showing drug resistance can be due to tendency to administer pricey antibiotic treatments,
extended stays in hospitals, and greater mortality rates.
In the last couple of years, the involvement of environmental factors being contributory to
sourcing and dissemination of antimicrobial resistance has gained considerable recognition.
However, the appreciation of the exact nature of how environment plays its contributory role
in propagation of antimicrobial resistance is still lacking. The insufficiency of such a
knowledge base regarding how, why, and when the environmental factors become
contributory to the development of resistance make antimicrobial resistance risk reduction
quite a cumbersome task. Various studies have shed light on the dire need for adoption of
alternate approaches to control antibiotic resistance (Gaur, 2017). One example is the holistic
approach to curb antimicrobial resistance, which includes the human beings, other living
organisms, and the external environment, which can also be labelled as a one health
approach.
Increasing knowledge base of the factors in the environment, which cause antimicrobial
resistance to emerge, can finally enable the stakeholders in building novel models regarding
the emergence of antimicrobial resistance and is dissemination pattern, for a better control
aimed at reducing its severity. Nevertheless, these novel models are supposed to be of a
descriptive nature initially, as much of the parameters they comprise of are not known yet.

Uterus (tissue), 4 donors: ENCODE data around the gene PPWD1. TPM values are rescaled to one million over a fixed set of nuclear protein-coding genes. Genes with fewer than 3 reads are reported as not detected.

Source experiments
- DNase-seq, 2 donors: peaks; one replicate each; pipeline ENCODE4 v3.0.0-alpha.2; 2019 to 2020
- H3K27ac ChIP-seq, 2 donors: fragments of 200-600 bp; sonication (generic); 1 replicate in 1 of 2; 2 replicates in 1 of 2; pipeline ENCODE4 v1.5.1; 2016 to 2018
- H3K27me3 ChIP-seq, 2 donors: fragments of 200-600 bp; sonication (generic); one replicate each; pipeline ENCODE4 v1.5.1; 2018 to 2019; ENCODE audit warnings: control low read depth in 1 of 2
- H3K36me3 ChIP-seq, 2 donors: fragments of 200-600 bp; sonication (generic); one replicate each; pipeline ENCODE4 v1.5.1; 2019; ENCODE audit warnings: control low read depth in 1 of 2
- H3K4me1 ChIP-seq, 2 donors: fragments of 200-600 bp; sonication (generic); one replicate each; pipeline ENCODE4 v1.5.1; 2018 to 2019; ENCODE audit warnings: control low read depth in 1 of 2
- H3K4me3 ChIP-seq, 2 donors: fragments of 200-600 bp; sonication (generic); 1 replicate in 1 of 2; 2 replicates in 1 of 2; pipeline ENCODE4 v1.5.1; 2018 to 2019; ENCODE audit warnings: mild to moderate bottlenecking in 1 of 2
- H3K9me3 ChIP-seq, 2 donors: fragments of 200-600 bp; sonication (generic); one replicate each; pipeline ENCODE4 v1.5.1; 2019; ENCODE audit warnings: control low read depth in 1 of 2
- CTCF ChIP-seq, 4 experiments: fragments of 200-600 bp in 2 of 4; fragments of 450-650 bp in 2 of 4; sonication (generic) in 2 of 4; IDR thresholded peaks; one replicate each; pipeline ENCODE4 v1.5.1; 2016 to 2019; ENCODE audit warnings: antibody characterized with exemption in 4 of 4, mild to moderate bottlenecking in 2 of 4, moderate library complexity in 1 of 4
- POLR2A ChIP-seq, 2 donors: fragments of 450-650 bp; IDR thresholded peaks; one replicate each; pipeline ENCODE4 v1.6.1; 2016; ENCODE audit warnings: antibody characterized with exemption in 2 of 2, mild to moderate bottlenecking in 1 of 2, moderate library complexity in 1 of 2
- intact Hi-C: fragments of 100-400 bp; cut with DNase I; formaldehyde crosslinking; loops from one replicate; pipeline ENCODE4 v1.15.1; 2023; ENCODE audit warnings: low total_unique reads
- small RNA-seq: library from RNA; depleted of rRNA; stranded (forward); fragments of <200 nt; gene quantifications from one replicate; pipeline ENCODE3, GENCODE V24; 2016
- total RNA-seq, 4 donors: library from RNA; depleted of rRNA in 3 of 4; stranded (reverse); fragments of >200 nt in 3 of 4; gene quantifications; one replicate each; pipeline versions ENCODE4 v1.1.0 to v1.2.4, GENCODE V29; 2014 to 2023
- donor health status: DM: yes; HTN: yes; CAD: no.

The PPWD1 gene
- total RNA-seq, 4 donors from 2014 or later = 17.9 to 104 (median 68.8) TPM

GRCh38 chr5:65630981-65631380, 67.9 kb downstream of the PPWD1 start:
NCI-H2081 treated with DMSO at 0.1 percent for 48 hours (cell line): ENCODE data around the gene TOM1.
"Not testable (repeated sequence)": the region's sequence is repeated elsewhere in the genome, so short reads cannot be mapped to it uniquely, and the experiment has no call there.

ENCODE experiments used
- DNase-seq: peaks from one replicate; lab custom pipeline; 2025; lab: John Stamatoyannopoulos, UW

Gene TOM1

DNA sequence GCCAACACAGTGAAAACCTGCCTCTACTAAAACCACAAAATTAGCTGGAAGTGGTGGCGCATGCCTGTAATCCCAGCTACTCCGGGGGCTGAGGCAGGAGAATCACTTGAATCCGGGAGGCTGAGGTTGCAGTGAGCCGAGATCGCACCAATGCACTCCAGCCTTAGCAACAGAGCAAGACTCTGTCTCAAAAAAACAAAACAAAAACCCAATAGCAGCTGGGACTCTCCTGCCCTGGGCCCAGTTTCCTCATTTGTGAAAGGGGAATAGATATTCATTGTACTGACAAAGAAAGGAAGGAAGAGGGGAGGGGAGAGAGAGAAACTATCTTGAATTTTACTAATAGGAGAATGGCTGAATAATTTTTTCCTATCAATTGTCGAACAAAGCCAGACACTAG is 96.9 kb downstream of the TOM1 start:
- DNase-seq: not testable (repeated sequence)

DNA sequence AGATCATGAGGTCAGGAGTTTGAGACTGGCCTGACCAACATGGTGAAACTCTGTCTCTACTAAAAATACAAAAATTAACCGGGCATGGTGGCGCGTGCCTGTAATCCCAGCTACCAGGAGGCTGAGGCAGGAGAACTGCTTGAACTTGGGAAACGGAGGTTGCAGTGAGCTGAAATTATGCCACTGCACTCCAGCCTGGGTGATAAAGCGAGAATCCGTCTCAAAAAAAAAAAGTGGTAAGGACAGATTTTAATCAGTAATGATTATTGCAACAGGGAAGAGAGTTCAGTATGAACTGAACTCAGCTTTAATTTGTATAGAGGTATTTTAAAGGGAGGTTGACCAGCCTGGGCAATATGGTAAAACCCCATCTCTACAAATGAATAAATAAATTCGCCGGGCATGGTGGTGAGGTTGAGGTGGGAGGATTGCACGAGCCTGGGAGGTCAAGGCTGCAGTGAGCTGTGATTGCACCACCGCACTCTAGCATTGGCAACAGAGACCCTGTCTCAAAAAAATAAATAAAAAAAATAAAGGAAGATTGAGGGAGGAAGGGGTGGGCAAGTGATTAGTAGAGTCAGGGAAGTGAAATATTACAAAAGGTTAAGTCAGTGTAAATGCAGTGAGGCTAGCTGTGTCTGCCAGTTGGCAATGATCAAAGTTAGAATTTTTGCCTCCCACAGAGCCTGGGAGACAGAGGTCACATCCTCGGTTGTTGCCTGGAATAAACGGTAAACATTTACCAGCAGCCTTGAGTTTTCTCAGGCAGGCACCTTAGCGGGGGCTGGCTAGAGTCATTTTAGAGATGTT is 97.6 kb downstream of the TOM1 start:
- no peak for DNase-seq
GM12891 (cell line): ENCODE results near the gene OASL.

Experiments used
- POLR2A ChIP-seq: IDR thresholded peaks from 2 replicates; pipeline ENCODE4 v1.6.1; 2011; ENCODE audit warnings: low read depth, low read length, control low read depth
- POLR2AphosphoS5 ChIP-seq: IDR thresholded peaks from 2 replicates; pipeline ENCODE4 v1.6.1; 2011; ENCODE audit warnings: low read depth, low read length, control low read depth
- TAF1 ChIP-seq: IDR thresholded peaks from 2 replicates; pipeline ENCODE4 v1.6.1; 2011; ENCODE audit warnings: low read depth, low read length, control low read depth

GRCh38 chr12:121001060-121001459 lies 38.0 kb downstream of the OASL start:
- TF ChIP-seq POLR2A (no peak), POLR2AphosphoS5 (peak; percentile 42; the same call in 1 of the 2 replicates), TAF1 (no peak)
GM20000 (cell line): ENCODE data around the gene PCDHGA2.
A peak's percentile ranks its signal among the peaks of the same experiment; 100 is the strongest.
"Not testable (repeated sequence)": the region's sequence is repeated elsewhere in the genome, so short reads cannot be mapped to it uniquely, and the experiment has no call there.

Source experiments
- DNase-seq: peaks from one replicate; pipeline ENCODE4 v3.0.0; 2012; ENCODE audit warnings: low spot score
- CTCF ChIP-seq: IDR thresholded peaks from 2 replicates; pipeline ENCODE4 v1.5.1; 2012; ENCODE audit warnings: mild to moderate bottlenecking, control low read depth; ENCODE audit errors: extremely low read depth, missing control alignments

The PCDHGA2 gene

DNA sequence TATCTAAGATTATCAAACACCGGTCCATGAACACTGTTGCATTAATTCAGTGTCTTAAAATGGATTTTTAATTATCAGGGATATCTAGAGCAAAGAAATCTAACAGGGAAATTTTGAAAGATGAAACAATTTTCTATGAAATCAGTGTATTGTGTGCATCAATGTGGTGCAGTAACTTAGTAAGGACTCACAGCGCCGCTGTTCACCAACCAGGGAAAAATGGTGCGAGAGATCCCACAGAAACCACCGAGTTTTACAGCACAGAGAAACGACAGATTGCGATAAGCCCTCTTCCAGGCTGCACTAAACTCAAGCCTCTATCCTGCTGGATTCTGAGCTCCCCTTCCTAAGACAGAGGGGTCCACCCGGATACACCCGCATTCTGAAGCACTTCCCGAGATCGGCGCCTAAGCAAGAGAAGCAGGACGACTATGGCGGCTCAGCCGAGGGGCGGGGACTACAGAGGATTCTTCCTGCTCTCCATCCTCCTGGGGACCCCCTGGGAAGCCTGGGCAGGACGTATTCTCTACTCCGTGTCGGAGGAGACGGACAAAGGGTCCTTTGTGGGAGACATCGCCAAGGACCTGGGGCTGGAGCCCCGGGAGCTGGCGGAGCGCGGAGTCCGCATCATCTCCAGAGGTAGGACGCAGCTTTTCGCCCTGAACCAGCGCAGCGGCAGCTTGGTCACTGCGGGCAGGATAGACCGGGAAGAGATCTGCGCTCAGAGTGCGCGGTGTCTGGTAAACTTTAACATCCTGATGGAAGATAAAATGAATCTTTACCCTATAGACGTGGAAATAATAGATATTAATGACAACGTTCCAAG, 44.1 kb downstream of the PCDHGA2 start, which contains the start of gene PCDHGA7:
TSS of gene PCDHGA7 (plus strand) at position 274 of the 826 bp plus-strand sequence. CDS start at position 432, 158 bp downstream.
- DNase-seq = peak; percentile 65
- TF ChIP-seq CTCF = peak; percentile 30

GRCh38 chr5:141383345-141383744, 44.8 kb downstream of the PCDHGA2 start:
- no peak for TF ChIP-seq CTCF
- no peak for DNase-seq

Therefore, such models are thought of as lacking a considerable predictive power. However,
they would hold significant value being the indicators of the most sought research knowledge
gaps to be filled with the intent of developing an appropriate mitigation strategy against
antimicrobial resistance.

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Investigation of Environmental and Pathologic-Resistant Bacteria Polluting Kuwaiti Dust Introduction In the contemporary medical arena, antibiotic resistance and its effects are greatest healthcare concerns of the day. Latest body of evidence implicates the environment as a critical element in transmitting the resistant bacteria and for the surfacing of pathogens demonstrating antibiotic resistance (Singer et al., 2016). Moreover, a concrete appreciation of the process of evolution and ecological factors, which contribute to emergence of resistant genes in such microbes, is not present yet and the same holds true for the dispersal barriers of the environment. These research gaps, therefore, call for more lucid explanations of the development and evolution of resistant genes, also regarding their mobilisation, transfer, and dissemination in the environment. Antimicrobial resistance is responsible for a large proportion of mortality on annual basis. Research has suggested a projection in its increase in the coming years, which has led the World Health Organization (WHO) to make a recognition regarding its threats as a public health hazard (Prestinaci, Pezzotti and Pantosti, 2015). A ...